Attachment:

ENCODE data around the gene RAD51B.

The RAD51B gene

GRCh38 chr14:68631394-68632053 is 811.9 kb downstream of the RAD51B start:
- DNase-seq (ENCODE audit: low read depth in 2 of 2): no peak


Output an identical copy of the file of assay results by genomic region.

ENCODE data around the gene RAD51B.

The RAD51B gene

GRCh38 chr14:68631394-68632053 is 811.9 kb downstream of the RAD51B start:
- DNase-seq (ENCODE audit: low read depth in 2 of 2): no peak